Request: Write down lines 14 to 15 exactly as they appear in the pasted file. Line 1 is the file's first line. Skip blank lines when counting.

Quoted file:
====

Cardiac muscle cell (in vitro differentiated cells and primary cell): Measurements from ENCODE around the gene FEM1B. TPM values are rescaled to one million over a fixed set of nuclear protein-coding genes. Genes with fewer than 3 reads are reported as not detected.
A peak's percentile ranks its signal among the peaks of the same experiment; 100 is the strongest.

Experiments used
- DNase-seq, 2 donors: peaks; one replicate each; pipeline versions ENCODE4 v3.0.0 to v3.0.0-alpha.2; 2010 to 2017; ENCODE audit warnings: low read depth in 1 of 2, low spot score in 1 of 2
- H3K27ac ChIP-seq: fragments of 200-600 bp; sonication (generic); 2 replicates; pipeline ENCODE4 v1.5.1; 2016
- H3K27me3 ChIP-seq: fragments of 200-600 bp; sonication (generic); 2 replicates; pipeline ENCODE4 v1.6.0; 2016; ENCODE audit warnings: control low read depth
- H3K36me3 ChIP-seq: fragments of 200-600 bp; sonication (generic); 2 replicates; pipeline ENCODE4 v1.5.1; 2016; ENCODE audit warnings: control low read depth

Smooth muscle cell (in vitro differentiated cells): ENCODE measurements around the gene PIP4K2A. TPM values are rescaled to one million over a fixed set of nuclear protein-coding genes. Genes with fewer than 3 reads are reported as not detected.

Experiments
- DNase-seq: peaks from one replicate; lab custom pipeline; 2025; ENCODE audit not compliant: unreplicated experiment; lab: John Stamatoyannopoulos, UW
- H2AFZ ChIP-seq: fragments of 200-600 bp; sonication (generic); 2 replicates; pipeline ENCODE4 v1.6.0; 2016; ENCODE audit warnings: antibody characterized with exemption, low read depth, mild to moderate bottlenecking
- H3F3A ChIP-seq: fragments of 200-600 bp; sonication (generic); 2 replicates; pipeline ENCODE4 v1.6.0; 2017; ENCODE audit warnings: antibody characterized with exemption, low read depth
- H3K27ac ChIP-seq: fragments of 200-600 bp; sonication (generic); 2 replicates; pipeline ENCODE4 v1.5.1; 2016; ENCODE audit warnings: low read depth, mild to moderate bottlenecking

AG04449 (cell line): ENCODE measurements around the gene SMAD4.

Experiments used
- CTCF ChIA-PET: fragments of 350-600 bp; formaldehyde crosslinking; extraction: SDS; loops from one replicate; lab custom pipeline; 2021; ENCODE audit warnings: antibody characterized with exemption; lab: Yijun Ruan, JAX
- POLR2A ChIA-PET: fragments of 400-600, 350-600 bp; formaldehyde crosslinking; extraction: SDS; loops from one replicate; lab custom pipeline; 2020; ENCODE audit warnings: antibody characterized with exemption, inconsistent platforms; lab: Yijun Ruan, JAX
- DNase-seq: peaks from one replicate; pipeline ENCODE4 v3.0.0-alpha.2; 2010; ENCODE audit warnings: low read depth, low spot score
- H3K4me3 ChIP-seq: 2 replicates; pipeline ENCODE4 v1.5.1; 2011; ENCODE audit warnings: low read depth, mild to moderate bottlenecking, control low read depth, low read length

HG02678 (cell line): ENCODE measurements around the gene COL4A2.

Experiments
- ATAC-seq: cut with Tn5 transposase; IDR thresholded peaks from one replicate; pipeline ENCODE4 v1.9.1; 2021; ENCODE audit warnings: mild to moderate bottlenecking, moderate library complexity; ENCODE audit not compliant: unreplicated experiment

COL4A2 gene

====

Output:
AG04449 (cell line): ENCODE measurements around the gene SMAD4.

Experiments used